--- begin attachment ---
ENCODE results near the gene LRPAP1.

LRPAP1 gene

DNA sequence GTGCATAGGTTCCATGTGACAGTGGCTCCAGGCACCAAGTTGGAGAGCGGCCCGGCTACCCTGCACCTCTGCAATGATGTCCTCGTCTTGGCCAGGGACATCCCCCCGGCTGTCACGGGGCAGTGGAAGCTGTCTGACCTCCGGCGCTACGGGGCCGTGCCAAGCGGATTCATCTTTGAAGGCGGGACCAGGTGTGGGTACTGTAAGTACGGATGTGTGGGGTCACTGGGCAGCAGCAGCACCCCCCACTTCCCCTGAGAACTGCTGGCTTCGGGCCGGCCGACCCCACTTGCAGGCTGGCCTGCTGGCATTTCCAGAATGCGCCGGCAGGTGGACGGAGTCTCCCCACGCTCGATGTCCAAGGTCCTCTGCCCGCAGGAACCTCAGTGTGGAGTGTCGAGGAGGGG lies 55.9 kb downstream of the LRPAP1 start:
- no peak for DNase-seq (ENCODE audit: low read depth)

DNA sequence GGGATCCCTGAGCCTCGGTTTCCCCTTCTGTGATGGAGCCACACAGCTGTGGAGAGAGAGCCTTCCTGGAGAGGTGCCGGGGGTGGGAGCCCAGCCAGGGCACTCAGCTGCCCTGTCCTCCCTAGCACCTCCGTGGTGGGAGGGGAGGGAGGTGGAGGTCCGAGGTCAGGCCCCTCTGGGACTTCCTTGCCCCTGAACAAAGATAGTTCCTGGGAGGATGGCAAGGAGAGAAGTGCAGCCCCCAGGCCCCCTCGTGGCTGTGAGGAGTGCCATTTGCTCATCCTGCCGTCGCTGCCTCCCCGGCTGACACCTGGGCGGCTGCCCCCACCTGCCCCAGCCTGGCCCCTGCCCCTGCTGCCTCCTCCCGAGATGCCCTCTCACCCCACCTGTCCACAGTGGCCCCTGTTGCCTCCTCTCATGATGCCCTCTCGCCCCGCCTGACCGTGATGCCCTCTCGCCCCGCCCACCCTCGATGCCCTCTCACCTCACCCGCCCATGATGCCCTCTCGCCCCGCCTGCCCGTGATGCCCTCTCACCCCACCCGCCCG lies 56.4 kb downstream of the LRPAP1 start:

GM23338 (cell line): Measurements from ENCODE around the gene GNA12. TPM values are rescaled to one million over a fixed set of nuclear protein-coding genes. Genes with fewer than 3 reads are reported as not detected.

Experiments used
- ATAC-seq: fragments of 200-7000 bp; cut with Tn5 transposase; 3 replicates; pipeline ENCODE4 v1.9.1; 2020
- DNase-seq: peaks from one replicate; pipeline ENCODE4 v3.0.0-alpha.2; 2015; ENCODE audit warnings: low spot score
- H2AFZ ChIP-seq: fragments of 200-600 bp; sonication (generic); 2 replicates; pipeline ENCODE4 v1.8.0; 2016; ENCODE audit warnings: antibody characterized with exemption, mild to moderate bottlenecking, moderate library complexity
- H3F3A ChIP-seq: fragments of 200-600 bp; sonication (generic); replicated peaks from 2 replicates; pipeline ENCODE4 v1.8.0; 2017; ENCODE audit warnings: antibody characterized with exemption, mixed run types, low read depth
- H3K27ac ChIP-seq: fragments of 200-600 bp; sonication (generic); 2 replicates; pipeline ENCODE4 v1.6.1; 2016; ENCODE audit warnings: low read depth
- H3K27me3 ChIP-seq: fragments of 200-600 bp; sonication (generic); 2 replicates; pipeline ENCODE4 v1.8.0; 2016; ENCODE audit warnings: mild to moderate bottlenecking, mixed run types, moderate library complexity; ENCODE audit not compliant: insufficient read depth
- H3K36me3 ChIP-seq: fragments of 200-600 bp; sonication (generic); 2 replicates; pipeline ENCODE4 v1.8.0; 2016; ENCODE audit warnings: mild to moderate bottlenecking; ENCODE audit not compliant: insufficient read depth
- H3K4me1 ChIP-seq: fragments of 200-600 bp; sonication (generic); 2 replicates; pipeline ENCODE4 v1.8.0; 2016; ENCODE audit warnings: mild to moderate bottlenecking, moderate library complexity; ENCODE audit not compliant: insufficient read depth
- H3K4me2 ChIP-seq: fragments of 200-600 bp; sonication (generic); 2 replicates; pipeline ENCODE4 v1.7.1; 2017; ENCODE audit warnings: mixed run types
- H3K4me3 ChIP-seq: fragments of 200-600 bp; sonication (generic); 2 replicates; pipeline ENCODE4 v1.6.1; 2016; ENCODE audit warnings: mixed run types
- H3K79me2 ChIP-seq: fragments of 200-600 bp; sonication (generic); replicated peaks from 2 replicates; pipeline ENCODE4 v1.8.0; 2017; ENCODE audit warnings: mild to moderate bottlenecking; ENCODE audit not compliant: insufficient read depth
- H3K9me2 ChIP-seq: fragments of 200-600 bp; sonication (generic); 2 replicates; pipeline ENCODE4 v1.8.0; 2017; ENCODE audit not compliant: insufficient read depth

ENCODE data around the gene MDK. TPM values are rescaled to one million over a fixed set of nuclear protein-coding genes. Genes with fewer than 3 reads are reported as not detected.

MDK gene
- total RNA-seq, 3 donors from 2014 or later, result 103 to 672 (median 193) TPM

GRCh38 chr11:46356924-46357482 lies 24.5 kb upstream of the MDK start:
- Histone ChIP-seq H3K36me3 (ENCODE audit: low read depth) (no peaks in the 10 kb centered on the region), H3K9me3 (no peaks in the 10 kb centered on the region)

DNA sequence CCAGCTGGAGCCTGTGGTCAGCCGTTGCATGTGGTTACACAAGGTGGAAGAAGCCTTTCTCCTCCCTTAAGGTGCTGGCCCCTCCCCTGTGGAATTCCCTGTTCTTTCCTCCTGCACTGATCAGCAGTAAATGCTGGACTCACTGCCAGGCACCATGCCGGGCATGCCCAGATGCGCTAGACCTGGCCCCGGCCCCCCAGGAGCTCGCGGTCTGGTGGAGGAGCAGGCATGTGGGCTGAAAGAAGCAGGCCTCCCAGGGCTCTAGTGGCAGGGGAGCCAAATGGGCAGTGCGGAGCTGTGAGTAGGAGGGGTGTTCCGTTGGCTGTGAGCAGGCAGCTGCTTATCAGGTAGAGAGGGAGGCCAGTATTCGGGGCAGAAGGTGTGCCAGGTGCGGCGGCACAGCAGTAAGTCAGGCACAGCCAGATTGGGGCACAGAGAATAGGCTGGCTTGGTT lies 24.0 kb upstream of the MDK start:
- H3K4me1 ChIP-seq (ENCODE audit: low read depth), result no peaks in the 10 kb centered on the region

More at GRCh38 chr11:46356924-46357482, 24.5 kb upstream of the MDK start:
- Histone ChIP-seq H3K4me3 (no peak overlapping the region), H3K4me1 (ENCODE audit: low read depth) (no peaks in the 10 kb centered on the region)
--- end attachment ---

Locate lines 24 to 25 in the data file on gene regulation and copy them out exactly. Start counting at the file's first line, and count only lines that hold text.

- Histone ChIP-seq H3K36me3 (ENCODE audit: low read depth) (no peaks in the 10 kb centered on the region), H3K9me3 (no peaks in the 10 kb centered on the region)

DNA sequence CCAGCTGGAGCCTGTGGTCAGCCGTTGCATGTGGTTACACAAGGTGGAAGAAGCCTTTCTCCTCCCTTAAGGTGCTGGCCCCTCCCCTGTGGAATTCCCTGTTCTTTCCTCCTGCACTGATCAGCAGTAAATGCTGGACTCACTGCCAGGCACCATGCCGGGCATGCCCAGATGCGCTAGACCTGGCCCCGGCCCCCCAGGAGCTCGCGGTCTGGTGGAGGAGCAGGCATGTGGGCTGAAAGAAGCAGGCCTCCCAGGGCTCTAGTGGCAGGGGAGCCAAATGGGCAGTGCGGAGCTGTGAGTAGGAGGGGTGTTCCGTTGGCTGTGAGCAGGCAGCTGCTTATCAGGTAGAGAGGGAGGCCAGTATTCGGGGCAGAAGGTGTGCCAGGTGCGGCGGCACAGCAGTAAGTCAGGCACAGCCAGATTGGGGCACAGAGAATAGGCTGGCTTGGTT lies 24.0 kb upstream of the MDK start: